In a 5-4 decision Tuesday morning, the Supreme Court upheld President Trump's travel ban - which he issued through an executive order last year. The ban bars individuals from Venezuela, Libya, Syria, Iran, Yemen, Somalia and North Korea from traveling to the United States.
SUPREME COURT UPHOLDS TRUMP TRAVEL BAN. Wow!— Donald J. Trump (@realDonaldTrump) June 26, 2018
The ruling overturns a 9th circuit court ruling against the ban and verifies the President of the United States has the authority to limit entry into the country.
"Under these circumstances, the Government has set forth a sufficient national security justification to survive rational basis review. We express no view on the soundness of the policy. We simply hold today that plaintiffs have not demonstrated a likelihood of success on the merits of their constitutional claim," the opinion states. "Because plaintiffs have not shown that they are likely to succeed on the merits of their claims, we reverse the grant of the preliminary injunction as an abuse of discretion."
The President can "'suspend the entry of all aliens or any class of aliens' whenever he 'finds' that their entry 'would be detrimental to the interests of the United States.'"
The opinion also acknowledges the executive or legislative branches, not the court, has authority on this matter.
"For more than a century, this Court has recognized that the admission and exclusion of foreign nationals is a 'fundamental sovereign attribute exercised by the Government’s political departments largely immune from judicial control,'" the ruling states, citing court precedent. "Because decisions in these matters may implicate 'relations with foreign powers,' or involve 'classifications defined in the light of changing political and economic circumstances,' such judgments 'are frequently of a character more appropriate to either the Legislature or the Executive.'"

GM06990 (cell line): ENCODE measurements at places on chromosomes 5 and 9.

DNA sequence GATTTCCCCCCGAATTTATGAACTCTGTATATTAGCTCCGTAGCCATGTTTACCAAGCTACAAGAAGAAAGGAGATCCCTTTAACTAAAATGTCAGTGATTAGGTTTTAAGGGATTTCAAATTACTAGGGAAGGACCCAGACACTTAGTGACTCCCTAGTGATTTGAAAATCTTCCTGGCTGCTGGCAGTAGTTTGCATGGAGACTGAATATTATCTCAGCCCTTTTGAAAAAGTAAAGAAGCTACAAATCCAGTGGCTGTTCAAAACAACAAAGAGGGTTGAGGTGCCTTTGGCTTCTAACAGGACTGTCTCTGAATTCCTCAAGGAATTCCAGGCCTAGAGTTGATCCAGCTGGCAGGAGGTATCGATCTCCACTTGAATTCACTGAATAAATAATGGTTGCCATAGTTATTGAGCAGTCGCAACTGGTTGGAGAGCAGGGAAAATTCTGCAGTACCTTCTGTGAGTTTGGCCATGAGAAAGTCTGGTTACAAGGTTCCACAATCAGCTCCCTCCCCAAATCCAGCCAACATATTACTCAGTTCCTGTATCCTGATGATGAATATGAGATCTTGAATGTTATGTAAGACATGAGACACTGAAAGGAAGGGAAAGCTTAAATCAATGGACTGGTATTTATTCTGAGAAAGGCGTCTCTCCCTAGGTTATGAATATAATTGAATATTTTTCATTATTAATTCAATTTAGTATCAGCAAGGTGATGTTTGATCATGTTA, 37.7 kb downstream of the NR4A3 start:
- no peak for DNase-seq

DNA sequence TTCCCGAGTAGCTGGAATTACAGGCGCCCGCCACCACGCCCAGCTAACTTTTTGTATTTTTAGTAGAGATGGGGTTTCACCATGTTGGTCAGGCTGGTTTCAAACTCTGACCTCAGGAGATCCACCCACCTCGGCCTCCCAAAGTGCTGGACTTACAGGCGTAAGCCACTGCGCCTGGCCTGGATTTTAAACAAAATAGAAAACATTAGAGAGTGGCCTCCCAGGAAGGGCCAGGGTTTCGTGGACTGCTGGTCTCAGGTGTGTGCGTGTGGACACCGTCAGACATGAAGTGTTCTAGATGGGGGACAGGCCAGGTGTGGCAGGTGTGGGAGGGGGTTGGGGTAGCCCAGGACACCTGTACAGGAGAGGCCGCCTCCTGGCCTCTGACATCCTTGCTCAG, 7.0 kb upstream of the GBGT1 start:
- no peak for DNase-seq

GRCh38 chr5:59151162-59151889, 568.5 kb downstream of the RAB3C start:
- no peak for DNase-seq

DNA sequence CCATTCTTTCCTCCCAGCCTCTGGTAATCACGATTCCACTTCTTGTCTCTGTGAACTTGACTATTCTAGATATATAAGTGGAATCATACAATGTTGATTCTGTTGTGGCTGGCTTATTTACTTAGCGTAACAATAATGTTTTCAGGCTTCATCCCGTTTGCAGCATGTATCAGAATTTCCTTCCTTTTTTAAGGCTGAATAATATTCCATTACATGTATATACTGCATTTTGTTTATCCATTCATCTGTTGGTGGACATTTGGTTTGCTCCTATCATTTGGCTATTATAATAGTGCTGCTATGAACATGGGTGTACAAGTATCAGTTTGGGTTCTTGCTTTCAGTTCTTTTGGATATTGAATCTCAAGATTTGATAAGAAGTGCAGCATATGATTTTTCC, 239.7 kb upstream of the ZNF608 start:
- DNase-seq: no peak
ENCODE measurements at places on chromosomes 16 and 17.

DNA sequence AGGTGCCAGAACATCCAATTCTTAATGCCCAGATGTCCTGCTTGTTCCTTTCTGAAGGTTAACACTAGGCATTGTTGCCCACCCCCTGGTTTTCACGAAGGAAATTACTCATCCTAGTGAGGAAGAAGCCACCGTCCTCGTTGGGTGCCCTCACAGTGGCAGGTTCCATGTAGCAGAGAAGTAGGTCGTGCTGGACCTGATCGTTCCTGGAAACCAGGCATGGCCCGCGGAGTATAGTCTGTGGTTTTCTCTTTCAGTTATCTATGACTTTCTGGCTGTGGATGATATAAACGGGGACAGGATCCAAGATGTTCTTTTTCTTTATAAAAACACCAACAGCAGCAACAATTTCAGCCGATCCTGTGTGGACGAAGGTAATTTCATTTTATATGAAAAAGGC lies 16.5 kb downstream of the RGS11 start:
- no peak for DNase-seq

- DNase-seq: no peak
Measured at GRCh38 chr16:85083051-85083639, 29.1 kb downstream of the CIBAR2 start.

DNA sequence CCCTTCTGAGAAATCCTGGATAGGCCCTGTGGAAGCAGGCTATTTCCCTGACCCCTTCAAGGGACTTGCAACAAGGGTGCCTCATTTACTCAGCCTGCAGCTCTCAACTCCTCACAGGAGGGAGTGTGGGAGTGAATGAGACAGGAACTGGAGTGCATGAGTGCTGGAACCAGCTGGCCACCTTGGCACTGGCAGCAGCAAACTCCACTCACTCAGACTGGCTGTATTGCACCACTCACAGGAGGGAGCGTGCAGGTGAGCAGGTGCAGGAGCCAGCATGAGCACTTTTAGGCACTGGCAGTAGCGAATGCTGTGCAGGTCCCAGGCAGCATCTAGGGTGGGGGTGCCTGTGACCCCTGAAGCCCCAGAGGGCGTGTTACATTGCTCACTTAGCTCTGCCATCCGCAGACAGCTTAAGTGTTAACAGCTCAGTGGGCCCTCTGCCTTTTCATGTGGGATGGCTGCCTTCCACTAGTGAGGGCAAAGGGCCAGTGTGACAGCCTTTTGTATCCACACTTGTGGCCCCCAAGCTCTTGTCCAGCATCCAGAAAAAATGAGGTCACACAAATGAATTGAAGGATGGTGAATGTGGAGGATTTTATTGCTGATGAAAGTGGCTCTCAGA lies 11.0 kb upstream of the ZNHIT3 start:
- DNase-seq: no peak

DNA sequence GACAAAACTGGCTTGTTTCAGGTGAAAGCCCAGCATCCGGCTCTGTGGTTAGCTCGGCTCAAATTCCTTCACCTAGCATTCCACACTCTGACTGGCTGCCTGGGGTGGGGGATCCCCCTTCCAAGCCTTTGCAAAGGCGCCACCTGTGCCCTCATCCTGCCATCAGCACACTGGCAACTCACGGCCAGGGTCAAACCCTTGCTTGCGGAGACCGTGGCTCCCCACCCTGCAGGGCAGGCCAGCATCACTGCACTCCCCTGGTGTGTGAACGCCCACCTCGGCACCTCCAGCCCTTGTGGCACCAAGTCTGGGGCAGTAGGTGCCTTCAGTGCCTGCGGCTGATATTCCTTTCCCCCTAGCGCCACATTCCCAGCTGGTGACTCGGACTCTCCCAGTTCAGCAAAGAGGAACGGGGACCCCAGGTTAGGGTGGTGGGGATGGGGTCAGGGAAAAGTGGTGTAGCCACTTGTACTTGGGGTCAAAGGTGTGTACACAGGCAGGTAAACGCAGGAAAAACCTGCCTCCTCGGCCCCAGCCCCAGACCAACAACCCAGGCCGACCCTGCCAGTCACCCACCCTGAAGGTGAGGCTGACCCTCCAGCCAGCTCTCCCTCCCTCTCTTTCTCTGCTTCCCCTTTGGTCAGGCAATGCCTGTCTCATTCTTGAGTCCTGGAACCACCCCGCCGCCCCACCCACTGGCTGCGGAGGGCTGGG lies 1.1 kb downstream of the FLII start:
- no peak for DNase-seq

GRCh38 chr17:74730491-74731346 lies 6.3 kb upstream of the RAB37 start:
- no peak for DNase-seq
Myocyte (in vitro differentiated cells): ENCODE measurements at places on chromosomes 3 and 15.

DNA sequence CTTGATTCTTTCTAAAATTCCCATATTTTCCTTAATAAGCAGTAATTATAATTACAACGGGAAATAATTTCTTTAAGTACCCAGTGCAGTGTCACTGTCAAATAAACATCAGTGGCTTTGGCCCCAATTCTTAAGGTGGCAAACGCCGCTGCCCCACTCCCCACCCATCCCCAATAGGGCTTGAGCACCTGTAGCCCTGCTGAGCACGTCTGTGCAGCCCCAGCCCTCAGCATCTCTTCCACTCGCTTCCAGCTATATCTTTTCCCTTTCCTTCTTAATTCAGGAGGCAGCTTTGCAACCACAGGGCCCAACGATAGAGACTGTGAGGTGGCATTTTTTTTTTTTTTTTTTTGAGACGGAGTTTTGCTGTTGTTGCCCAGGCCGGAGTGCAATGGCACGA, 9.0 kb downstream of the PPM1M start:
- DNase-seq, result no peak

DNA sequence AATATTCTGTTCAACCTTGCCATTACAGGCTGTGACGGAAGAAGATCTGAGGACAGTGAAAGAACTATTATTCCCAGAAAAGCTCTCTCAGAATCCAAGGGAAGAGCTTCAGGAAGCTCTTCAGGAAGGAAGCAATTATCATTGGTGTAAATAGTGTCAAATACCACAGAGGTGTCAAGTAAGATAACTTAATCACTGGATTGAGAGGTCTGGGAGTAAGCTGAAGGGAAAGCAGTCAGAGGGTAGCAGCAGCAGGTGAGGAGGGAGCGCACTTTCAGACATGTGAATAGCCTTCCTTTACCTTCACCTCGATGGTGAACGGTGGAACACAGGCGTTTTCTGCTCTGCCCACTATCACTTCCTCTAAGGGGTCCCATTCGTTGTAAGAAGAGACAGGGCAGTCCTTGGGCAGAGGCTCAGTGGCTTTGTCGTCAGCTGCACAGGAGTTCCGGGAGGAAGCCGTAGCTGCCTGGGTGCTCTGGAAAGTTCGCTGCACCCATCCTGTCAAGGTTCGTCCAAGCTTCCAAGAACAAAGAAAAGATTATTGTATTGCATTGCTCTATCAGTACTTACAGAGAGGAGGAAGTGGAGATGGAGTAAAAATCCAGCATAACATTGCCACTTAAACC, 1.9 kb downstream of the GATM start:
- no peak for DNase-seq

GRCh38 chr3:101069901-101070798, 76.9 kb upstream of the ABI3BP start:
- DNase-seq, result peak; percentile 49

Chief Justice John Roberts wrote the majority opinion and was joined by Justices Roberts, Gorsuch, Kennedy and Alito. Justices Sotomayor, Kagan, Breyer and Ginsburg dissented.
The justices did consider President Trump's statements on the campaign trail about a "Muslim ban" when making their decision. However, the majority found his power through the executive branch outweighs any statements of intent. Liberal justices disagreed.
J. Sotomayor's dissent, joined by J. Ginsburg, starts and ends with Trump's anti-Muslim claims, which she finds demonstrate that the travel ban likely violates the Establishment Clause.— Gabriel Malor (@gabrielmalor) June 26, 2018
"A reasonable observer would conclude that the [ban] was motivated by anti-Muslim animus."
With the ruling, the travel ban will go into full effect Tuesday afternoon.
This post has been updated with additional information. This is a developing story, stay tuned for updates.